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DOJ Targets Marketers of Dietary Supplements for Claiming Disease Treatments

In its continuing efforts to target unlawful activity in the dietary supplement industry, the U.S. Department of Justice (DOJ) last week announced a series of criminal actions against individuals and companies accused of marketing products as treatments for herpes, cancer and other diseases.

The DOJ revealed all three individuals also are subject to consent decrees of permanent injunctions after they agreed to settle civil cases brought by the government.


Justin Prochnow, a shareholder in Denver with the law firm Greenberg Traurig LLP, pointed out that individuals and companies targeted in lawsuits by the feds have typically received a number of chances beforehand from FDA to address issues of noncompliance, but the defendants failed to do so.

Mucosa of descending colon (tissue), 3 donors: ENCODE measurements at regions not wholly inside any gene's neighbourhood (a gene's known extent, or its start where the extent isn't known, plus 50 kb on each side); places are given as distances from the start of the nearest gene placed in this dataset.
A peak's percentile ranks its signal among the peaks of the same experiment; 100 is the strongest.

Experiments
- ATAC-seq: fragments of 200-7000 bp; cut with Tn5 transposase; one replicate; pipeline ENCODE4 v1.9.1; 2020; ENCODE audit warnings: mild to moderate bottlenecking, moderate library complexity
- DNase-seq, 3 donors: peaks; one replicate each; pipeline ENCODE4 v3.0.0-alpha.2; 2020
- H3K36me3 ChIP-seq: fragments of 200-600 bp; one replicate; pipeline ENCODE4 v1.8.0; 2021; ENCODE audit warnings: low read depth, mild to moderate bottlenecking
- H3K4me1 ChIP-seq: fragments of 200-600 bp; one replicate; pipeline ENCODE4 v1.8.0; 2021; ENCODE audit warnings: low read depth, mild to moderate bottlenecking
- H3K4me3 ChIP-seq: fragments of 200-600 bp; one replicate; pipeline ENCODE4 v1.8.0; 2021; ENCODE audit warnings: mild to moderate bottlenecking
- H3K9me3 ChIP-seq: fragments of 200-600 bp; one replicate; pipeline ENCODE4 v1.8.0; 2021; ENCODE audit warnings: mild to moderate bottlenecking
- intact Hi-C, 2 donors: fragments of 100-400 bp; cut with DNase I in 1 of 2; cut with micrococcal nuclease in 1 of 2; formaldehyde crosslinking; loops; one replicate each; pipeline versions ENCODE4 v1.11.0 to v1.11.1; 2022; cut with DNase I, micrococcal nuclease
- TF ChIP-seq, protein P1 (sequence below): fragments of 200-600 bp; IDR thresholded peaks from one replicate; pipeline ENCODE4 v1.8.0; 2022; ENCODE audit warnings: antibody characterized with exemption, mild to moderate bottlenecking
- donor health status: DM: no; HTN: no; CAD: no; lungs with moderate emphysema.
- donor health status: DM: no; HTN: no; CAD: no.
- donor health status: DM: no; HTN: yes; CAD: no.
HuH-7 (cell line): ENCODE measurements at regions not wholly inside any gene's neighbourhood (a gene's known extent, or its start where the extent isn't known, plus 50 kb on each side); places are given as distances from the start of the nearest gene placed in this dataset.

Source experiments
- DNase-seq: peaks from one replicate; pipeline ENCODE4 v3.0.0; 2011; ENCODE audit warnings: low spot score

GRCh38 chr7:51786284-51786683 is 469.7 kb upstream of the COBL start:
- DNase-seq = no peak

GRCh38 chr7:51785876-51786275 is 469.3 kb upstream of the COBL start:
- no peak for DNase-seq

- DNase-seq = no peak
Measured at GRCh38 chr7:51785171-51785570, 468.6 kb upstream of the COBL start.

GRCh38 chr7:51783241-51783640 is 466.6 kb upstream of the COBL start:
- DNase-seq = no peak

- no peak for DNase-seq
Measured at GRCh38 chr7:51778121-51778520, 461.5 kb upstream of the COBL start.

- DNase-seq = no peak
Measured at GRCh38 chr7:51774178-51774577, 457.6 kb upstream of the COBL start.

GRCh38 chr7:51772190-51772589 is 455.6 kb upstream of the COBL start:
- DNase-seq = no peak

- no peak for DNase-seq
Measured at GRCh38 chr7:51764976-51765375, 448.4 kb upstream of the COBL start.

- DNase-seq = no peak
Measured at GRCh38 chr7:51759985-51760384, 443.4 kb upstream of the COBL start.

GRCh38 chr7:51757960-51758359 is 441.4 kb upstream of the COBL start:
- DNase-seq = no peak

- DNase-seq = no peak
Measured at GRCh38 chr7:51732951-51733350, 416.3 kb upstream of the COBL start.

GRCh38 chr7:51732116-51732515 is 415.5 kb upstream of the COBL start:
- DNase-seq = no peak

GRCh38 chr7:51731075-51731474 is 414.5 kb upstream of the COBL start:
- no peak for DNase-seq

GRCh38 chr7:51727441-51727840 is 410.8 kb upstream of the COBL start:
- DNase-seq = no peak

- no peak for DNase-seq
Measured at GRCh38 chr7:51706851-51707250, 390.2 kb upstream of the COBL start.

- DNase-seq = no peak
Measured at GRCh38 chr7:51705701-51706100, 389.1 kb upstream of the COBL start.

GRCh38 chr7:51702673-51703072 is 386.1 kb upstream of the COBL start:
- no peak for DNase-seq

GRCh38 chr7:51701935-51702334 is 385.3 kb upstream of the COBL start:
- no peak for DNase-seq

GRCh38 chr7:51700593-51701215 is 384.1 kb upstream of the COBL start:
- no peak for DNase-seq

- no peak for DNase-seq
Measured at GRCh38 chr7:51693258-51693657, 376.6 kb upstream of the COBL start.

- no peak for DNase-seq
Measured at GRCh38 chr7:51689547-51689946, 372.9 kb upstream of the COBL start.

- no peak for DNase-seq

In the cases announced last week, the defendants had received prior warnings from federal authorities. For instance, in the civil action against Lyman and Flor Nutraceuticals, FDA referenced a joint warning letter sent in 2011 by the agency and FTC. Lyman subsequently confirmed receiving the letter, and advised FDA that the company had ceased marketing Herpaflor products and removed products and labeling statements from the firm’s website.

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